April 27, 2018
According to the U.S. Centers for Disease Control & Prevention, about one in three people carry Staphylococcus aureus in their noses, and 2% of carry the dreaded methicillin-resistant S. aureus (MRSA) strain that thwarts common antibiotics.
So, how is it that most people never get sick from staph infections? Researchers at the University of Washington School of Medicine have found a clue.
In a study published April 26 in Cell Host & Microbe, the researchers showed that nitric oxide generated by the immune system inhibits the ability of S. aureus to transform from a relatively benign, quiescent colonizing state to its virulent form, which produces toxins to invade and cause disease. This might explain why people's nasal passages typically have very high concentrations of nitric oxide, the researchers said.
The lead author of the paper is Rodolfo Urbano, currently a postdoctoral fellow at Yale University. He conducted the research as a doctoral student in the University of Washington laboratory of Dr. Ferric Fang, a professor of laboratory medicine, microbiology, medicine and pathobiology and the paper's senior author.
"At a time when antibiotic resistance is on the rise, immune molecules that target virulence factors could be used to develop new therapeutics," Urbano said.
The University of Washington team collaborated with colleagues at the University of Pennsylvania and the University of Colorado.
Urbano said a person's immune system uses nitric oxide as a weapon against many microbes, including viruses, parasites, bacteria and fungi. As with most antibiotics, nitric oxide fights most bacteria by limiting their ability to grow. However, S. aureus is able to grow despite the presence of nitric oxide.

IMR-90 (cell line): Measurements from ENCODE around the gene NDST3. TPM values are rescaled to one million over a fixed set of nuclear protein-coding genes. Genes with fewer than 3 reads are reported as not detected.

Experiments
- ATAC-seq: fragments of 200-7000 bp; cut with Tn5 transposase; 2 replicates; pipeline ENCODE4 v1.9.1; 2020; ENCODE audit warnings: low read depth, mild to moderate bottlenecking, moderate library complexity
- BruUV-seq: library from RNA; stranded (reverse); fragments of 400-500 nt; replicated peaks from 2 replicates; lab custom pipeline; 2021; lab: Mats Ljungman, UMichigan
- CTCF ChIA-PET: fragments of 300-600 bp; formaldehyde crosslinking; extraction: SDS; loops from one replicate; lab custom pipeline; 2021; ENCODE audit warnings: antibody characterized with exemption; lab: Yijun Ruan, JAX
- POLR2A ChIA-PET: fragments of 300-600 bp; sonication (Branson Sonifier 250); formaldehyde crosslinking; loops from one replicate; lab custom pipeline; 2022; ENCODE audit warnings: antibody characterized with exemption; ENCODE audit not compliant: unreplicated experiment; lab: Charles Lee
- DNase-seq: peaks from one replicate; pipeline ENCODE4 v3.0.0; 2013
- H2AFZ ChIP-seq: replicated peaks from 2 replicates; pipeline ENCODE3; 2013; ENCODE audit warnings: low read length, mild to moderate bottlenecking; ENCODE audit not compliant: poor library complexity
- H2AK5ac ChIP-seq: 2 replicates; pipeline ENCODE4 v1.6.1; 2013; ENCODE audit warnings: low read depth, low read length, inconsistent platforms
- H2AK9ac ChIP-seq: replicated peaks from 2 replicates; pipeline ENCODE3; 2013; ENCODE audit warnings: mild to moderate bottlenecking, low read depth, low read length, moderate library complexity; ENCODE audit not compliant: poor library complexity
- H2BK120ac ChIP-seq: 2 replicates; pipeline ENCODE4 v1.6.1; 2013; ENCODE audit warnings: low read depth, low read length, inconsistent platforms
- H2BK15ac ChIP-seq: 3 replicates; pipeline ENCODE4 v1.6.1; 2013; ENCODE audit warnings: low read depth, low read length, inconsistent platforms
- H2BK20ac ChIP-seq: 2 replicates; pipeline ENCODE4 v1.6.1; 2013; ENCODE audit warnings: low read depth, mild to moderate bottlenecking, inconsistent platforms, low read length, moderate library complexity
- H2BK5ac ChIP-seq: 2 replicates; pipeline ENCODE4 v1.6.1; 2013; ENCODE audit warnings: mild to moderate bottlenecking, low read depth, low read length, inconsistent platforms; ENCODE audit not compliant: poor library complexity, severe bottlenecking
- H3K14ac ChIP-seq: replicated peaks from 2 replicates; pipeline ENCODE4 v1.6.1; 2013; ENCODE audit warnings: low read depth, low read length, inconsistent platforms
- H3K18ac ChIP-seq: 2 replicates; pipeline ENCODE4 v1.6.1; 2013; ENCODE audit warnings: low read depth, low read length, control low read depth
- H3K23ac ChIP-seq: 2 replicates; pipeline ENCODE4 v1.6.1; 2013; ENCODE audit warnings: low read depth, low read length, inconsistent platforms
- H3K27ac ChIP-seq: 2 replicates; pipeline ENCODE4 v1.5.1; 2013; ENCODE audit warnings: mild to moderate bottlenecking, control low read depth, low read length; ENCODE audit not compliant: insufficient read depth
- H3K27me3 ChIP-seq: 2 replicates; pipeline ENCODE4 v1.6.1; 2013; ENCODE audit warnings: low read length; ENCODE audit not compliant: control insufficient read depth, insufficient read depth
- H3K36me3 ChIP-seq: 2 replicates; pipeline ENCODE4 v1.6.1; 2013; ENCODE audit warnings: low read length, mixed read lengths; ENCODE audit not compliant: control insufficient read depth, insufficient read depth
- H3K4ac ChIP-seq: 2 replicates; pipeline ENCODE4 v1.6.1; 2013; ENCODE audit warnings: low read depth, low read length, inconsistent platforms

To find out how nitric oxide might be keeping S. aureus in check, the researchers set out to identify all the proteins in S. aureus that were modified by nitric oxide. Many proteins were altered, they found, but one protein in particular caught researchers' interest. That protein, called AgrA, plays a key role in the process that switches quiescent S. aureus bacteria into virulent invaders, the announcement noted.
This process is called quorum sensing; it's triggered when bacteria reach a certain density — a "quorum" — and initiate the process in which the bacteria begin to produce virulent factors such as toxins. By modifying AgrA, nitric oxide blocked this quorum-sensing system, Urbano and his colleagues found.
To confirm their hypothesis, the researchers showed that mice with staphylococcal pneumonia that lacked the gene needed to generate nitric oxide developed more severe disease. This demonstrated that nitric oxide can suppress the production of toxins during an infection, Urbano said.
"The same effect may also apply when there is no ongoing infection," he added.
Fang noted that bacteria often find a way to evolve so they can resist the effects of antibiotics, but curiously, S. aureus appears to have not evolved to resist the effect of nitric oxide.
"One could speculate that the arrangement is actually advantageous to the bacterium," Fang said. "The bacterium doesn't want to make its host sick. It prefers to just colonize the host, grow and spread to other people. If the staph colonizing me makes me sick and I die, that doesn't help the staph."
Fang said his team hopes to better understand how nitric oxide protects the body but also why it fails.
"We know that one of the most dangerous things that can happen to you when you get the flu is that you can develop a staph infection. We would like to know whether the flu disrupts the normal balance between staph and the host and whether it has something to do with (nitric oxide)," Fang said.
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